Hyperhomocysteinemia Molecular Basis of Disease

Homocysteine is a non-protein-forming, sulfhydryl amino acid that is an intermediary between methionine and cysteine (Figure 12-9). Homocysteine is formed by intra-cellular demethylation of dietary methionine. Homocys-teine is converted to cysteine in a two-step transsulfuration pathway that requires initial condensation of homocysteine with serine to form cystathionine. The latter reaction is catalyzed by cystathionine-ß-synthase (CBS) and requires the essential cofactor pyridoxal 5'-phosphate (vitamin B6). In the second step, catalyzed by cystathionine y-lyase, cystathionine is hydrolyzed to a-ketobutyrate and cysteine. Homocysteine can be remethylated to methionine via two

Tetrahydrofoiate Methyi-cobaiam S, 1O-methyienetetra-hydrofoiate reductase ydrofoia 4

S-methyienetetra hydrofoiate

Tetrahydrofoiate Methyi-cobaiam S, 1O-methyienetetra-hydrofoiate reductase


Methionine Methionine




S-adenosylmethionine 3 h CH3


['"Adenosine Homocysteine Serine Pyridoxal phosphate

Cystathionine 1. Cystathionine synthase

2. Betaine homocysteine methyltransferase

3. N3-methyltetrahydrofolate homocysteine methyltrasferase

4. 5, 10-methylenetetrahydrofolate reductase

Pyridoxai phosphate

Figure 12-9. Homocysteine metabolism pathway.

pathways. In the first, a methyl group is donated by methyl-tetrahydrofolate in a reaction catalyzed by methyltetrahy-drofolate-homocysteine methyltransferase and requiring cobalamin (vitamin B12). Tetrahydrofolate (folic acid) is remethylated to methyltetrahydrofolate in a reaction that includes the intermediary 5,10-methylenetetrahydrofolate and requires the enzyme methylenetetrahydrofolate reductase (MTHFR). In the second pathway, betaine (trime-thyl-glycine) donates a methyl group to remethylate homocysteine to methionine in a reaction requiring betaine-homocysteine methyltransferase. Remethylation is primarily responsible for regulation of fasting homocys-teine levels, while transsulfuration mainly regulates higher homocysteine levels as occur in the postprandial state or after methionine loading.29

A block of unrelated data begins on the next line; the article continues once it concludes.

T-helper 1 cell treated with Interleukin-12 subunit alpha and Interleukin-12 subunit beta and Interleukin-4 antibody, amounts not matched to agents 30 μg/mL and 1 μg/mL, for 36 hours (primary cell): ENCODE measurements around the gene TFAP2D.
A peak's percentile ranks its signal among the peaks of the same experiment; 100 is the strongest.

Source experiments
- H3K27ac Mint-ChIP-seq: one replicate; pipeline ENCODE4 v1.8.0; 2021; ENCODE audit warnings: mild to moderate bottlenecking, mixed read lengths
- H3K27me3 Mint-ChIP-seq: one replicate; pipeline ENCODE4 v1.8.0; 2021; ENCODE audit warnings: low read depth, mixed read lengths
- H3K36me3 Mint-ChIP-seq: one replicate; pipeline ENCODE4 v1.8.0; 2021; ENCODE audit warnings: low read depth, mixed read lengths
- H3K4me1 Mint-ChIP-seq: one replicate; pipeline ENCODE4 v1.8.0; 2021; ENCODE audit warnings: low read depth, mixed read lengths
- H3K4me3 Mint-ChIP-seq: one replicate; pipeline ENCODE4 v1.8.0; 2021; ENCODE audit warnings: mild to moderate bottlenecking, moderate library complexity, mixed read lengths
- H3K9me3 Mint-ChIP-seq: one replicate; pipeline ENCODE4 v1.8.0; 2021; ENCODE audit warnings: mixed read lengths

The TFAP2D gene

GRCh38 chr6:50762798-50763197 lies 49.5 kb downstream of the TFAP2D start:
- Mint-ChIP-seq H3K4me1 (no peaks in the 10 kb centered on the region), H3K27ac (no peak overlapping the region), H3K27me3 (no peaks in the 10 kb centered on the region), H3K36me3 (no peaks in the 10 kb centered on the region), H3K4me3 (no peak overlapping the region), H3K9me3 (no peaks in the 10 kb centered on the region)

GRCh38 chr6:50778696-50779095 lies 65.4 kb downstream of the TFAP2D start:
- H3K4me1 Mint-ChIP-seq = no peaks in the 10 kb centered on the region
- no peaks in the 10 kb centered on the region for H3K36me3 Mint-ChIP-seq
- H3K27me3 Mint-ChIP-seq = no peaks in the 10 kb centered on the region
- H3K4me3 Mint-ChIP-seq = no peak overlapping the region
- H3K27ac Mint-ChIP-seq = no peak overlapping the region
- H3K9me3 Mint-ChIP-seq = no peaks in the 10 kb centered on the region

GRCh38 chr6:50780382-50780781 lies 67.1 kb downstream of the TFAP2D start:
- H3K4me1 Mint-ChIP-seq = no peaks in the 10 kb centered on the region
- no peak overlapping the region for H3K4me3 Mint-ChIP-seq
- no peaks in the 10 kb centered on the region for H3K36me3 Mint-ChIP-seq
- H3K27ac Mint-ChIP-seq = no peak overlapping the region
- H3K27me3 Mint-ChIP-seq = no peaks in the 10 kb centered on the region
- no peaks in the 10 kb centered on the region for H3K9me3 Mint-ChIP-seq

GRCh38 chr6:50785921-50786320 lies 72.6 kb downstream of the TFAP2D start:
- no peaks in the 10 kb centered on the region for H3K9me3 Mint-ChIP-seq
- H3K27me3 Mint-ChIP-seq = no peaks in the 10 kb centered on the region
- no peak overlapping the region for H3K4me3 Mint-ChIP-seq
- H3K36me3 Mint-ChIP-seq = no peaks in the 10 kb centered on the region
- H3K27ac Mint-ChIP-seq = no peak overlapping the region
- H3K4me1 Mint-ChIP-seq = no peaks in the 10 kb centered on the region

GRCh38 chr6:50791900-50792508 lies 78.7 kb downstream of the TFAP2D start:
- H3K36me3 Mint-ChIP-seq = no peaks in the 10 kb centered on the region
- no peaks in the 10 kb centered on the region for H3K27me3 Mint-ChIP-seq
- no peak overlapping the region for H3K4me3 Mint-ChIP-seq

Homocystinuria is a rare inherited disorder affecting 3 to 5 per million of the general population, and usually is caused by severe deficiency of CBS. Most patients are homozygous or compound heterozygous for one or more of three mutations (833T^C, 919G^A, or 1224A^C) within the CBS gene located in the subtelomeric region of chromosome 21 (21q22). Heterozygotes often have normal basal plasma homocysteine levels but develop hyperhomocysteinemia after a methionine load.29 Although rare, severe MTHFR deficiency also can cause homocystinuria. Homozygotes for the common MTHFR 677C^T mutation who become folate deficient may develop mild hyperhomocysteinemia. This mutation encodes for substitution of a valine for alanine at amino acid position 223.Approximately 12% of the U.S. population is homozygous for this mutation.

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